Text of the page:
What would happen if you stuck your hand in the Large Hadron Collider while it was turned on?
First of all, it would be pretty difficult to get anywhere near it -- the massive particle accelerator, which stimulates conditions that existed in the immediate aftermath of the Big Bang, is 328 feet underground and has security systems in place to keep out extremely foolhardy visitors. But hypothetically, if you could get past security and some very irate scientists and found the accelerator while it was turned on, you'd regret it really quickly, physicists say.
Videojournalist Brady Haran, whose Sixty Symbols series for the University of Nottingham provides an introduction to many core concepts in astronomy and physics, asked physicists working at the LHC to explain just how much force is packed into the accelerator.
The energy of the proton beam traveling around the LHC's 16.5 mile loop is like an aircraft carrier in motion, says physicist David Barney.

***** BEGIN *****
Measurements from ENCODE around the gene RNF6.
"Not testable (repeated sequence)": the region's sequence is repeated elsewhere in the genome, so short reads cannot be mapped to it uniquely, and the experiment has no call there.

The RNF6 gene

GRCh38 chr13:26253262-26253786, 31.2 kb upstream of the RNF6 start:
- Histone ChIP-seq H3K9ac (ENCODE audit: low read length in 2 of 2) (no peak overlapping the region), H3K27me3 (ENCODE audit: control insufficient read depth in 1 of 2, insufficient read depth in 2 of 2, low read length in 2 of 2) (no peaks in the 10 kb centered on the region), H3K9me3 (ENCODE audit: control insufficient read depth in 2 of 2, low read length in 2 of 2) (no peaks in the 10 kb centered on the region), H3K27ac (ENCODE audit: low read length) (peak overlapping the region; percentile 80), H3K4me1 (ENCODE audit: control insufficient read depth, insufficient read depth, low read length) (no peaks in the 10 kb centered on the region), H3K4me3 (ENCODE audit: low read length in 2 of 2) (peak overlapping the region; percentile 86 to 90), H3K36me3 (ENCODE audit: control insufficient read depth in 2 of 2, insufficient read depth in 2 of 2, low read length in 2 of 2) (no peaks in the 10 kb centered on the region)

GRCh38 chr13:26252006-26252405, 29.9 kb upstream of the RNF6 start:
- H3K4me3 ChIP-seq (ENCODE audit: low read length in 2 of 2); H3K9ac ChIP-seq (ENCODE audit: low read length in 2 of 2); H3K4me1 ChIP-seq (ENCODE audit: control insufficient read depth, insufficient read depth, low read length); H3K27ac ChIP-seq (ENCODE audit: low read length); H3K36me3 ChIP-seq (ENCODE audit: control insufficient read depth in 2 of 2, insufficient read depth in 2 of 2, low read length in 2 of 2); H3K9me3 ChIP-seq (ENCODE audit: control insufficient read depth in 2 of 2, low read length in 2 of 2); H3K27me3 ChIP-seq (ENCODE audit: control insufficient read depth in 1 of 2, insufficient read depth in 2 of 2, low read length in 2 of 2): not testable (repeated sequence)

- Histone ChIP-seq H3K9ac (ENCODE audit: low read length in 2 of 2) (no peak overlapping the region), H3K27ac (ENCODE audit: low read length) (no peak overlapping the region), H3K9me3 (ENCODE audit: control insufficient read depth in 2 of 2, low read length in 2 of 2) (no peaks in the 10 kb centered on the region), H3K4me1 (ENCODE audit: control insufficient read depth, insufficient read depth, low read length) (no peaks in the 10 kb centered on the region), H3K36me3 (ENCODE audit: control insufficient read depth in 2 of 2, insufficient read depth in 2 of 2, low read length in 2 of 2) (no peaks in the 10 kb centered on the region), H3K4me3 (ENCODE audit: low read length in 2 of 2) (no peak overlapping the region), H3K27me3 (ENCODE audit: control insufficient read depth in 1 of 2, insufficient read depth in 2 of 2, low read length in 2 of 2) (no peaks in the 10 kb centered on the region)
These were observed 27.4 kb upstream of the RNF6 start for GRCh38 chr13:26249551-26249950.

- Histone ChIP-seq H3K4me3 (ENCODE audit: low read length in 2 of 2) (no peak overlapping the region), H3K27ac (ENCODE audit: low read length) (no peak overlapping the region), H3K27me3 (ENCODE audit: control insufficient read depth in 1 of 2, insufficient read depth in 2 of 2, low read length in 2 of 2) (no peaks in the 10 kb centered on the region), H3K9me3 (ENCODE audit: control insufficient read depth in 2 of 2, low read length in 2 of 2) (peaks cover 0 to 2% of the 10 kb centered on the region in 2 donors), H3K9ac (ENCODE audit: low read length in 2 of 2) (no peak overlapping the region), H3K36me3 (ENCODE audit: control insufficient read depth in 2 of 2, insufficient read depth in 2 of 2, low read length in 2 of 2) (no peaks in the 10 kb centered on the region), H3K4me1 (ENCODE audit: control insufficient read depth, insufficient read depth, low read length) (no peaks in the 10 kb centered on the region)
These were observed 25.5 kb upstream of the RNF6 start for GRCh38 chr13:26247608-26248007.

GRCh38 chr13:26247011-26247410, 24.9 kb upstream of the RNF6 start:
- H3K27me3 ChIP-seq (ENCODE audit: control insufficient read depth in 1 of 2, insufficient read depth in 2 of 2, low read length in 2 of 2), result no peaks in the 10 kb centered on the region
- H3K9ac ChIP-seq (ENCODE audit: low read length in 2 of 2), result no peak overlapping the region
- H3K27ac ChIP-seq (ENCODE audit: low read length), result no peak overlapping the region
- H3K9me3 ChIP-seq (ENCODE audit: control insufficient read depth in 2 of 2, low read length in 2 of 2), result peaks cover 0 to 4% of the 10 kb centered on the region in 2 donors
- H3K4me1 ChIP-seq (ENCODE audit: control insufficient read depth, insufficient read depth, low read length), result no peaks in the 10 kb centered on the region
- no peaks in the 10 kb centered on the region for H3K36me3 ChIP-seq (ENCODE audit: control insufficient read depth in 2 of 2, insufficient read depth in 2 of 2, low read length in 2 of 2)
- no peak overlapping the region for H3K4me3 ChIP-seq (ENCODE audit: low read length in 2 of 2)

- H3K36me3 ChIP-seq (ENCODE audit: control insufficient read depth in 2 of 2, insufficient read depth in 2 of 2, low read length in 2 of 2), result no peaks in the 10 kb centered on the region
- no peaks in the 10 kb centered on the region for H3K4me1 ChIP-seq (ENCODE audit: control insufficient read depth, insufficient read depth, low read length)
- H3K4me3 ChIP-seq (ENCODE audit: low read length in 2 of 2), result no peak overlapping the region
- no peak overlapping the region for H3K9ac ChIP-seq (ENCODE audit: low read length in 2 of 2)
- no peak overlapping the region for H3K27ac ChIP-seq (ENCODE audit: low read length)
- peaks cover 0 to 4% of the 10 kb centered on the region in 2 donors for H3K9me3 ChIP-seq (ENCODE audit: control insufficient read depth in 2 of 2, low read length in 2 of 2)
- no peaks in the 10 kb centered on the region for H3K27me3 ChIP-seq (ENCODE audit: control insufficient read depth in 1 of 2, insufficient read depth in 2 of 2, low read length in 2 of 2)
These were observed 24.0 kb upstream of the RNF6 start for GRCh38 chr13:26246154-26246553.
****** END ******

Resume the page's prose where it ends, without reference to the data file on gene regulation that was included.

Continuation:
Though the energy of LHC's proton beam only goes up to a maximum of 4 teraelectronvolts -- about the equivalent energy of a flying mosquito -- that relatively small force is concentrated into a beam that's less than a millimeter wide, amplifying the force of the beam to titanic proportions.
Another LHC researcher, David Goldfarb, says in the video that other experiments have shown beams like the LHC's punching holes through sheets of metal. The soft tissue of a human hand would present much less resistance.
Barney says he doubts the beam would cause someone's hand to explode -- it would probably have the same effect as an intense laser.
But the bigger problem, besides any sudden holes punched through your hand, would be radiation. The proton beam is accompanied by a halo of other elementary particles -- electrons and muons -- that extends out quite far, Barney explains.
Your whole body would be irradiated. You'd die pretty quickly, Barney said.
While no one has been careless enough to get in the way of the particle beam thus far in the LHC's operations, the accelerator was briefly shut down in 2009 after a bird dropped a piece of bread on some of the LHC's outdoor components, causing parts of the machine to overheat. The LHC wasn't turned on at the time of the mysterious avian sabotage -- but if it had been running, the overheating would have triggered an automatic failsafe.
Watch the video below: